Pakistani-Canadian terror suspect Tahawwur Rana under investigation for his role in the 26/11 Mumbai attacks, has stuck to his 'not guilty' plea to terror charges and is headed for trial, will appear before a US court in Chicago on May 11 for a status hearing in the case.
Patrick Blegen, lawyer for the 48 year-old city businessman, said that "during the status hearing, the judge is going to rule on some pre-trial motions".
Blegen reiterated that there will not be any change in Rana's not guilty plea, which he had entered in the US District court in January.
He however did not comment on when he expects the trial in the case to start.
Rana's May 11 status hearing is scheduled before US Judge Harry Leinenweber.
Days after co-accused LeT operative David Coleman Headley had pleaded guilty in March to plotting the Mumbai
terror attacks, Blegen had said his client would not be changing his not guilty plea and go ahead for a trial, which
he hoped would start "sooner rather than later".
Blegen had said he feels he still has a "strong case".
Rana's trial process is expected to start only after September, till when federal prosecutors would work on what
evidence gathered against him can be used at trial.
Chicago's top federal prosecutor Patrick Fitzgerald, who is personally handling the case, had told the court he
hopes to declassify evidence gathered in the terror investigation in the next few months.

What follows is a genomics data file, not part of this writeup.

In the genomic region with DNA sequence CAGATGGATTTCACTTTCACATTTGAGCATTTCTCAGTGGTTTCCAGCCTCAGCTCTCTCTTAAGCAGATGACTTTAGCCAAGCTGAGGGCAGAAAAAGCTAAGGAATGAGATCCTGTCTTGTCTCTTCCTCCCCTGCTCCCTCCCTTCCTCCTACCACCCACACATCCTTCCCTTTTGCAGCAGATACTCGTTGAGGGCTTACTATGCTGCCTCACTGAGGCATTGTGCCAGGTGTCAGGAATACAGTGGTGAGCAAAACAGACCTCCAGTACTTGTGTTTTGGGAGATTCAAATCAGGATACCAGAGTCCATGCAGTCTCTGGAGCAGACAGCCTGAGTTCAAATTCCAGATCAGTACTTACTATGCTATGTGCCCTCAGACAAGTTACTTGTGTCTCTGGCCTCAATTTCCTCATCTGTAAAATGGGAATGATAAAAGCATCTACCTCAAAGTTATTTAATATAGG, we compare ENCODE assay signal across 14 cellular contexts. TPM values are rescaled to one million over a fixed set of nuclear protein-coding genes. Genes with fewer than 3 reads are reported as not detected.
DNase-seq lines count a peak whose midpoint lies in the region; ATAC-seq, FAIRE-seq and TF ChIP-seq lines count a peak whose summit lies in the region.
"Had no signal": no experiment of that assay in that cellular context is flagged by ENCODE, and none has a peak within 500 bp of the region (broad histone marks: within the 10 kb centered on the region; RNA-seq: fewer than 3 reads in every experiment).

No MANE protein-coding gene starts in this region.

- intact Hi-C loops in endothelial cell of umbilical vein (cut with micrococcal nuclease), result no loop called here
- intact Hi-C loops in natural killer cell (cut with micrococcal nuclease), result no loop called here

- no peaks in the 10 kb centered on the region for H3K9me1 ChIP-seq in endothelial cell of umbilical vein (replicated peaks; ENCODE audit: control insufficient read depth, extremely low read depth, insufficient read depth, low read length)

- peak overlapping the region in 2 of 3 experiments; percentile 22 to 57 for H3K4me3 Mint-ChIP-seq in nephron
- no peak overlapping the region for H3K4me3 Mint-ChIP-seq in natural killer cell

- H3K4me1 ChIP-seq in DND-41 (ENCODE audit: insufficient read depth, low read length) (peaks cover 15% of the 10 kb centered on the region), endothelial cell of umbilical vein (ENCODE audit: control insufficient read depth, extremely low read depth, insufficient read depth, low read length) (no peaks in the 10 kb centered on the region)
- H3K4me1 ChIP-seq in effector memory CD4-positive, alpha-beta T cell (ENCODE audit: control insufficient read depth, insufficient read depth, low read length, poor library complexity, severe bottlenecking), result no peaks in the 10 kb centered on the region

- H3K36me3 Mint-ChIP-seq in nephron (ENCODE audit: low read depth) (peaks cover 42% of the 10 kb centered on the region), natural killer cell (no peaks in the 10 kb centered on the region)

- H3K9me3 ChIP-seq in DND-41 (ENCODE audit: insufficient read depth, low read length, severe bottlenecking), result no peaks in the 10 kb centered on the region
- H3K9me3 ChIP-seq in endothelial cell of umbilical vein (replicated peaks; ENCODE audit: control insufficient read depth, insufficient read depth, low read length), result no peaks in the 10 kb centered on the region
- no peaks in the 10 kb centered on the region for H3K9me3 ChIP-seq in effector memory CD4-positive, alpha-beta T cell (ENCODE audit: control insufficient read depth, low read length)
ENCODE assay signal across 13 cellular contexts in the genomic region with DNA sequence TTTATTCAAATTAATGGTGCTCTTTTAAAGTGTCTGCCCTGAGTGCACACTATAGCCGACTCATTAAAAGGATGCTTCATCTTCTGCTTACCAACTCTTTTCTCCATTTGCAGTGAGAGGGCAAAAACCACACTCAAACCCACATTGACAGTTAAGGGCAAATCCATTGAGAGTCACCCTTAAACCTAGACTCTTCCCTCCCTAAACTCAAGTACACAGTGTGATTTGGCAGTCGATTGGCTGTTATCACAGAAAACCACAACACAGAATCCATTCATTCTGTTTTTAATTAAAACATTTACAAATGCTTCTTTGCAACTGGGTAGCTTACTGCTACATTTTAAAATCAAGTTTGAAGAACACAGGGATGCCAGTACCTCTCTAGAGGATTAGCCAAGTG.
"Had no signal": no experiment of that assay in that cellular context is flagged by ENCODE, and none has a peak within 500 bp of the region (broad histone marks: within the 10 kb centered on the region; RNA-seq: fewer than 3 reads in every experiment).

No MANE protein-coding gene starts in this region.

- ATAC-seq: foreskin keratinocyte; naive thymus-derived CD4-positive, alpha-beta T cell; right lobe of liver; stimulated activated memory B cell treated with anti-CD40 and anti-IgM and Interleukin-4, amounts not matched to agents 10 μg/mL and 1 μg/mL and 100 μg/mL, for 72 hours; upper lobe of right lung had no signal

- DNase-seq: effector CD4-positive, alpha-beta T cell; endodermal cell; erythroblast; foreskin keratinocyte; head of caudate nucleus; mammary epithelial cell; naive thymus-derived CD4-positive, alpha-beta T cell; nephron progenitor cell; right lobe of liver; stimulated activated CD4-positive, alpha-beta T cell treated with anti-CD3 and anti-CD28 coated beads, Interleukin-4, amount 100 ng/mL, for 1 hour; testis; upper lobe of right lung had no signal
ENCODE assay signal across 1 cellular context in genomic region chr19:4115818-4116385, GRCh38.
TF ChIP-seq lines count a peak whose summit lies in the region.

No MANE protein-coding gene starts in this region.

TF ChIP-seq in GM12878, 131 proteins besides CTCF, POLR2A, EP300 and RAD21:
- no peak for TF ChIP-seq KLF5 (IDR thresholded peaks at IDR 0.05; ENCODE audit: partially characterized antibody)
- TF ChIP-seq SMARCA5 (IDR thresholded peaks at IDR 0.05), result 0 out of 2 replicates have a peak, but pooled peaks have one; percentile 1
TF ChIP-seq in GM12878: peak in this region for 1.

Blegen and prosecutors agreed on a six-month schedule - April 5, June 1, July 1, August 2, September 13 - for
carrying out provisions of the Classified Information Procedures Act (CIPA), which allows prosecutors to take
extraordinary measures to prevent classified information from leaking to the public.
According to the calender in the case, the government will provide classified discovery by June 1 and Leinenweber
has set a date of September 20 for a hearing to determine what classified information can be admitted as evidence at trial.
Rana has filed several pre-trial motions asking the government to provide him "specific" details of the kind of
"material support" he is charged with providing to terror acts in Mumbai and Denmark, citing the need to be better prepared for trial.
Blegen said given the "complexity of the case", his client should be entitled to know "with specificity what
material support he is alleged to have provided" to terrorism since the "superseding indictment is not a clear apprisal of
the allegations" against Rana.
The lawyer said the indictment keeps the allegations "vague" and prevents him from properly preparing a defense.
The government has objected to Rana's demand for "specific" details, saying the superseding indictment provides
more details than required and that the prosecution too continues to provide extensive discovery.
Federal prosecutors added the government has already provided "more than sufficient" information in the form of
over 20,000 documents for him to prepare his defense for his trial.